What is the effect of insulin in shock therapy?

I was curious on using Insulin in the Psychiatric Wards, as a shock treatment.  My question is, what exactly did Insulin do to mentally ill patient's, that gave them such a dramatic recovery to become "normal"?
I couldn't understand why a secretion of the Pancreas injected into a human, producing uncontrollable seizures would aide in their mental illness(es). If you could be any help, I'd greatly appreciate it.
Thank you for all your time,
S Holditch
14 yrs old.

Dear Sara,
thanks for your interest.
The truth is: no one knows for sure. In fact, insulin was only a way of shocking the nervous system by provoking epileptic seizures, which are expressed by the patient's body as a loss of consciousness, retrograde amnesia (loss of recent memories) and motor convulsions. The injection of insulin causes an abrupt fall in the blood's glucose level (a hypoglicemia) and, the nervous cells, deprived of their fuel, start firing at random. This disorganizes the nervous system and somehow erases memories, changes the patient's emotional disposition and mood. Some researchers used the metaphor of "resetting the mind", similar to booting up a computer when it starts misbehaving, but no one knows why this is so, really. The researchers who started to use artificially elicited epileptic seizures to "cure" mental diseases were initially impressed with the observation that schizophrenia is very rare among chronic epileptic patients. I must say, however, that in many cases of insulin therapy, the patients returned sooner or later to their previous state, so no real cure was achieved.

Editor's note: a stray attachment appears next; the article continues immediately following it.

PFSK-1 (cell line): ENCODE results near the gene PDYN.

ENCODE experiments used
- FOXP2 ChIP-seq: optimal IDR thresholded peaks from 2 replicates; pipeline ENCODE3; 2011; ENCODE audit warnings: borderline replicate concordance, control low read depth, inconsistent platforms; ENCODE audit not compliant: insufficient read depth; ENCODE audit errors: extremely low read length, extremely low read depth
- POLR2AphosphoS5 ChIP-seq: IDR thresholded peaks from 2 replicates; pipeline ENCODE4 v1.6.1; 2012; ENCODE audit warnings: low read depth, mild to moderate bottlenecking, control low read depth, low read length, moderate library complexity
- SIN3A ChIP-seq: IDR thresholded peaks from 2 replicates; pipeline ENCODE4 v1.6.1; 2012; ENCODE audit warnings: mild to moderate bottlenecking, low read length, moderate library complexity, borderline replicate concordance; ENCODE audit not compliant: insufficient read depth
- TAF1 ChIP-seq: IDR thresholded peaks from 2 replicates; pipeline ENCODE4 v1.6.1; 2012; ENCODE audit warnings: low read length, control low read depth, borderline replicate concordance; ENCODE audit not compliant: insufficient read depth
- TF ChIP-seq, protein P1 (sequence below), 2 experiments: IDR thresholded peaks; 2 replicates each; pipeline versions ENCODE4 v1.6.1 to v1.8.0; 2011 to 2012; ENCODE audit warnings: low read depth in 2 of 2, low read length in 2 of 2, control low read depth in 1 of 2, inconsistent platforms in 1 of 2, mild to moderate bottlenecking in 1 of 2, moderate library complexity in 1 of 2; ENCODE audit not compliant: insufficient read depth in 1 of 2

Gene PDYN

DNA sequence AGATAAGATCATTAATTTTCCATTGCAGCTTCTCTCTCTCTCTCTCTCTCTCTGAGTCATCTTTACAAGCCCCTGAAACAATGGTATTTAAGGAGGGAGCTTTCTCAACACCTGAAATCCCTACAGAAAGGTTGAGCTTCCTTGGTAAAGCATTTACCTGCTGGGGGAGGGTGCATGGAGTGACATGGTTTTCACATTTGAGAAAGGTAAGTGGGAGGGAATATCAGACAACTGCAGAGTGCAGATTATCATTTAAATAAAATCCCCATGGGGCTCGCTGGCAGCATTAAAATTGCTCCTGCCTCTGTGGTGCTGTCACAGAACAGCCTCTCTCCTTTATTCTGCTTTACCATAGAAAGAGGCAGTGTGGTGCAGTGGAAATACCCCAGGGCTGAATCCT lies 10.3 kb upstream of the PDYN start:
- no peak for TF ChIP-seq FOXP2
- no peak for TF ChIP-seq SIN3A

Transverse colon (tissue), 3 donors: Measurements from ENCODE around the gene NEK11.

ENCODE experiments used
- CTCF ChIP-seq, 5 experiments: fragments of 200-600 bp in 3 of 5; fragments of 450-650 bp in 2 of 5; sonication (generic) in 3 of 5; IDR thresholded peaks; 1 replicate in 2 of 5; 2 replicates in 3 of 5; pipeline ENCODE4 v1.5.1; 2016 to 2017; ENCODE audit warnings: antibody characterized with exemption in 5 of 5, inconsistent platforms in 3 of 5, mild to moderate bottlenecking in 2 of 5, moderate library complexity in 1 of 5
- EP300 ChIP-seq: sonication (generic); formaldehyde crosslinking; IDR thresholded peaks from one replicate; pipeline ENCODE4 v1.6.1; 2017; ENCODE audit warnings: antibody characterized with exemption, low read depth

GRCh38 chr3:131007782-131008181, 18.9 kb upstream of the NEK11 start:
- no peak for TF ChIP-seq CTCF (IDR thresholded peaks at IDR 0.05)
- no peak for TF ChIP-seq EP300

Best regards
Renato M.E. Sabbatini



Copyright Silvia Helena Cardoso, PhD